Lust for Life

Lust for Life

The life of brilliant but tortured artist Vincent van Gogh.


Paul Gauguin: With all your talk of emotion, all I see when I look at your work is just that you paint too fast!

Vincent van Gogh: You look too fast!


“If ever a picture shouldn’t have been filmed in Cinemascope, it was Lust for Life, since the dimensions of the wider screen bear little relation to the conventional shape of paintings. Arthur Loew, a studio executive, insisted otherwise. John and I tried to dissuade him, but to no avail.

“Wouldn’t you rather be responsible for the composition, instead of trusting it to a projectionist in a theater?” he asked.

“What do you mean?” John asked.

“No matter how you shoot it, it’s going to be projected in Cinema­scope, and millions of people are going to see it in Cinemascope. You can shoot it any way you want, but just remember that fact.”

It was an unanswerable argument. Cinemascope it would have to be.

There was one fight we fortunately won. I’d noticed that Eastman negatives, in which Metro’s color pictures were then being shot, didn’t have the subdued tones that would be needed in a film about Van Gogh The color process had originally been developed for Twentieth Century-Fox’s production of The Robe in 1953, and the palette was straight from the candy box, a brilliant mixture of blues, reds, and yellows that resem­ bled neither life nor art. Since that time, Cinemascope and Eastman color had become as inseparable a team as, say, Dean Martin and Jerry Lewis. But events had proved how constant that association was, and perhaps there was hope for us too.”

Vincente Minnelli1


“As we might expect, the French in the fifties and sixties debated about whether Minnelli was an auteur or simply a metteur-en-scène; in fact, a controversy over this issue, centering chiefly on Lust for Life, provoked André Bazin into writing a famous rebuke of his younger colleagues, where he pointed to the “genius of the system.” Even the most devoted of the auteurists were divided over Minnelli. For some, he was a sly satirist of the ‘American way of life’; for others, he was a talented hack.”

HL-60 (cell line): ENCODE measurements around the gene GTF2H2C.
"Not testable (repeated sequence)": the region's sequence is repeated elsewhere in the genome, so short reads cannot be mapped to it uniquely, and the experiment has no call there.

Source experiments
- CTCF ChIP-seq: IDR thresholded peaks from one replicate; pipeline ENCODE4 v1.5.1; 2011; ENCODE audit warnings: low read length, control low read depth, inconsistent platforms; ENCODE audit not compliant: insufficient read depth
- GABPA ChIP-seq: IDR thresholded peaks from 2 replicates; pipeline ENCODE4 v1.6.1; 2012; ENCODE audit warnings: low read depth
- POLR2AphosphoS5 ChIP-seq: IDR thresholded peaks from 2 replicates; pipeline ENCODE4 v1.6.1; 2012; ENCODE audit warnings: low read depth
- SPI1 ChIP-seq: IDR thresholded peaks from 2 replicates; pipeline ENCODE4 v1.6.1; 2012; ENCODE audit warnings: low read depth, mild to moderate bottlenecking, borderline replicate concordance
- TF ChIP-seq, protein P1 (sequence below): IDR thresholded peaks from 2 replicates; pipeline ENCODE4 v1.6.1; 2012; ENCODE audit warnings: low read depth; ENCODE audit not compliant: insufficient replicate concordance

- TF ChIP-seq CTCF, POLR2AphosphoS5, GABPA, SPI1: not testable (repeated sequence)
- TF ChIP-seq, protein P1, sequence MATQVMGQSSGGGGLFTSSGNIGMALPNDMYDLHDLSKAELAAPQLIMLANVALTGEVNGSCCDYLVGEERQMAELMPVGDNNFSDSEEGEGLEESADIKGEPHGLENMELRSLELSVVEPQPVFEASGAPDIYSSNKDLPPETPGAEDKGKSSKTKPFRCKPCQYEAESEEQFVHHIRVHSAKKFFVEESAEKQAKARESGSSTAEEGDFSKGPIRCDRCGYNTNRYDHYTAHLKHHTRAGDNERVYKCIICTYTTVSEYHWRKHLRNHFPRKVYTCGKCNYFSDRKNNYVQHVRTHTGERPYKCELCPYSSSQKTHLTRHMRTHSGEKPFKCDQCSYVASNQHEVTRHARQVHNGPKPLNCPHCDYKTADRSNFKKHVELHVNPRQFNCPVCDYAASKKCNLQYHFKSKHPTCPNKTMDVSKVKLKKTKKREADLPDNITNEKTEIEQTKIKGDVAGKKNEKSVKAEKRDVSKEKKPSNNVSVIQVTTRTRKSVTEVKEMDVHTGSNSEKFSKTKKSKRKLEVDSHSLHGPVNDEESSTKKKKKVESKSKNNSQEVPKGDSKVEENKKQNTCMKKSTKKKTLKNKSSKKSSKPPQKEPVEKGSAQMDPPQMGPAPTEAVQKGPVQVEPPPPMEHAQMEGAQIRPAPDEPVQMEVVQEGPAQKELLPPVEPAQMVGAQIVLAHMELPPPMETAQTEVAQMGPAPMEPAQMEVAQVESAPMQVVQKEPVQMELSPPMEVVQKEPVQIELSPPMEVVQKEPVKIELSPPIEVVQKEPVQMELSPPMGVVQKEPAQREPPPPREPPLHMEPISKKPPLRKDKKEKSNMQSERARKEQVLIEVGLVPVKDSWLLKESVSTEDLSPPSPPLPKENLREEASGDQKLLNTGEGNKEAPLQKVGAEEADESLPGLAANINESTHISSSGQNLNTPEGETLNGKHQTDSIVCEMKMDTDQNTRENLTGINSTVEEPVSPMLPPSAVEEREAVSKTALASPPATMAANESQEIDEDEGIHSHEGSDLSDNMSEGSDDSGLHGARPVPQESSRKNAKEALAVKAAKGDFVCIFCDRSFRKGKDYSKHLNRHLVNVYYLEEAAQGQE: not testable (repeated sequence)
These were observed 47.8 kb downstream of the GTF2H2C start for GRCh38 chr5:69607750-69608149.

James Naremore2


“Van Gogh’s five volumes of letters to his brother Theo were of enor­ mous help. I pored over them, marking anything of significance, de­veloping an attitude I felt the picture should convey. The sun subconsciously represented turmoil to Van Gogh, the mael­ strom he was always fighting, for it was a symbol used in many of his paintings. Streaks and whorls around the sun and lamps represented the inner core, his inherited insanity. Never did a color palette so closely parallel an artist’s life. Van Gogh was to paint for only eight of his thirty-seven tortured years. His first drawings in the Borinage, where he worked in the mines, are all in black, as if they were covered in coal dust. They reflect his somber mood at the time. Then he became ill, and went home to Holland, where his paintings are dominated by the dark green of the countryside, as seen in paintings of his Dutch contemporaries. Later in Paris, dazzled by the Impressionist school, his colors are splashed in brilliant reds and blues. Painters like Gauguin, already es­ tablished, considered Van Gogh just an amateur, the brother of a very successful art dealer. Van Gogh shows his admiration for them by emulat­ ing them within the limits of his own vision.”

Vincente Minnelli3


“Zoals we kunnen verwachten, discussieerden de Fransen in de jaren vijftig en zestig over de vraag of Minnelli een auteur was of enkel een metteur-en-scène; een controverse over deze kwestie, hoofdzakelijk gericht op Lust for Life, bracht André Bazin er zelfs toe om een beroemde berisping aan het adres van zijn jongere collega’s te schrijven, waarin hij wees op het “genie van het systeem”. Zelfs de meest toegewijde aanhangers van de auteurstheorie waren verdeeld over Minnelli. Voor sommigen was hij een geslepen satiricus van de ‘American way of life’; voor anderen was hij een getalenteerde loonslaaf.”

James Naremore4

UPDATED ON 10.05.2021